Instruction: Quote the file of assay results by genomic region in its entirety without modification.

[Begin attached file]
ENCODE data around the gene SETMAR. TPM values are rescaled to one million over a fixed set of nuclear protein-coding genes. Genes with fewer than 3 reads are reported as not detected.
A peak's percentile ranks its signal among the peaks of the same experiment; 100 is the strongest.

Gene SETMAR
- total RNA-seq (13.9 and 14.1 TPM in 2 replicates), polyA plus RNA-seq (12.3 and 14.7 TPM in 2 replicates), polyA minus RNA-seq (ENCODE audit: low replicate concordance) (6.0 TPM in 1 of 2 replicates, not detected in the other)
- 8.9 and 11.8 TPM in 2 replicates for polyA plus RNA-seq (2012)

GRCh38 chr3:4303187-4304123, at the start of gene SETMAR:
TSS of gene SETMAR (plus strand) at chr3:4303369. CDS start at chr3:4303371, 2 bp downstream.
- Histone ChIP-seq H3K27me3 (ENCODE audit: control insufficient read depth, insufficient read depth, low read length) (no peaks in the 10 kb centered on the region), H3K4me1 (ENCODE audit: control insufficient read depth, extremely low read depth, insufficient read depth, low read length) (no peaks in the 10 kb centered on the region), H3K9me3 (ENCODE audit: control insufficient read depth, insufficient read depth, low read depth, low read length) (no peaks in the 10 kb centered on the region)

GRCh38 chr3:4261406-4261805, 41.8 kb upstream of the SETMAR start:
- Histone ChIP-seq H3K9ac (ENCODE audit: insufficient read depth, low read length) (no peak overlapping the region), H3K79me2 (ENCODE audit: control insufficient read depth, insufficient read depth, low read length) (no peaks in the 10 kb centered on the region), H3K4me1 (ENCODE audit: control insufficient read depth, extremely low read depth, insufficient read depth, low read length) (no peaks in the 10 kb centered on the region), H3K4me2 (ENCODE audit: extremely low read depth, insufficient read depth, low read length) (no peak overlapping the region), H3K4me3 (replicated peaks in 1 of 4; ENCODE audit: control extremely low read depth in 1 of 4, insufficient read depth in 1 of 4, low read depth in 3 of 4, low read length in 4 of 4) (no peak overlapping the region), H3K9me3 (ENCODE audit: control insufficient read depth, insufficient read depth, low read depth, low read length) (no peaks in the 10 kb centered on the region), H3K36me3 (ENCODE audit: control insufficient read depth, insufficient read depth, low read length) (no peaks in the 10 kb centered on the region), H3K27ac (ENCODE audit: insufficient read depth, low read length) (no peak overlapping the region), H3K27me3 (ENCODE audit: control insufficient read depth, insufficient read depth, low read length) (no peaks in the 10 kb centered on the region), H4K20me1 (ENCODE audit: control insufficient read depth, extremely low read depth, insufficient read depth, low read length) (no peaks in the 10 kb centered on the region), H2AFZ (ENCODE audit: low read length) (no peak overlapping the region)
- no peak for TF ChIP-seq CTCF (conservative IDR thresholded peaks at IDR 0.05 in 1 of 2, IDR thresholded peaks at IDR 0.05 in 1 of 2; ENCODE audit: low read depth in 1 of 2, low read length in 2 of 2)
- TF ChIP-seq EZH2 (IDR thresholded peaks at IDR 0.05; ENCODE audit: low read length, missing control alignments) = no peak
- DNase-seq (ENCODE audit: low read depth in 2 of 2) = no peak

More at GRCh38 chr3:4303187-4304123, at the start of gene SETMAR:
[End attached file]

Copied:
ENCODE data around the gene SETMAR. TPM values are rescaled to one million over a fixed set of nuclear protein-coding genes. Genes with fewer than 3 reads are reported as not detected.
A peak's percentile ranks its signal among the peaks of the same experiment; 100 is the strongest.

Gene SETMAR
- total RNA-seq (13.9 and 14.1 TPM in 2 replicates), polyA plus RNA-seq (12.3 and 14.7 TPM in 2 replicates), polyA minus RNA-seq (ENCODE audit: low replicate concordance) (6.0 TPM in 1 of 2 replicates, not detected in the other)
- 8.9 and 11.8 TPM in 2 replicates for polyA plus RNA-seq (2012)

GRCh38 chr3:4303187-4304123, at the start of gene SETMAR:
TSS of gene SETMAR (plus strand) at chr3:4303369. CDS start at chr3:4303371, 2 bp downstream.
- Histone ChIP-seq H3K27me3 (ENCODE audit: control insufficient read depth, insufficient read depth, low read length) (no peaks in the 10 kb centered on the region), H3K4me1 (ENCODE audit: control insufficient read depth, extremely low read depth, insufficient read depth, low read length) (no peaks in the 10 kb centered on the region), H3K9me3 (ENCODE audit: control insufficient read depth, insufficient read depth, low read depth, low read length) (no peaks in the 10 kb centered on the region)

GRCh38 chr3:4261406-4261805, 41.8 kb upstream of the SETMAR start:
- Histone ChIP-seq H3K9ac (ENCODE audit: insufficient read depth, low read length) (no peak overlapping the region), H3K79me2 (ENCODE audit: control insufficient read depth, insufficient read depth, low read length) (no peaks in the 10 kb centered on the region), H3K4me1 (ENCODE audit: control insufficient read depth, extremely low read depth, insufficient read depth, low read length) (no peaks in the 10 kb centered on the region), H3K4me2 (ENCODE audit: extremely low read depth, insufficient read depth, low read length) (no peak overlapping the region), H3K4me3 (replicated peaks in 1 of 4; ENCODE audit: control extremely low read depth in 1 of 4, insufficient read depth in 1 of 4, low read depth in 3 of 4, low read length in 4 of 4) (no peak overlapping the region), H3K9me3 (ENCODE audit: control insufficient read depth, insufficient read depth, low read depth, low read length) (no peaks in the 10 kb centered on the region), H3K36me3 (ENCODE audit: control insufficient read depth, insufficient read depth, low read length) (no peaks in the 10 kb centered on the region), H3K27ac (ENCODE audit: insufficient read depth, low read length) (no peak overlapping the region), H3K27me3 (ENCODE audit: control insufficient read depth, insufficient read depth, low read length) (no peaks in the 10 kb centered on the region), H4K20me1 (ENCODE audit: control insufficient read depth, extremely low read depth, insufficient read depth, low read length) (no peaks in the 10 kb centered on the region), H2AFZ (ENCODE audit: low read length) (no peak overlapping the region)
- no peak for TF ChIP-seq CTCF (conservative IDR thresholded peaks at IDR 0.05 in 1 of 2, IDR thresholded peaks at IDR 0.05 in 1 of 2; ENCODE audit: low read depth in 1 of 2, low read length in 2 of 2)
- TF ChIP-seq EZH2 (IDR thresholded peaks at IDR 0.05; ENCODE audit: low read length, missing control alignments) = no peak
- DNase-seq (ENCODE audit: low read depth in 2 of 2) = no peak

More at GRCh38 chr3:4303187-4304123, at the start of gene SETMAR: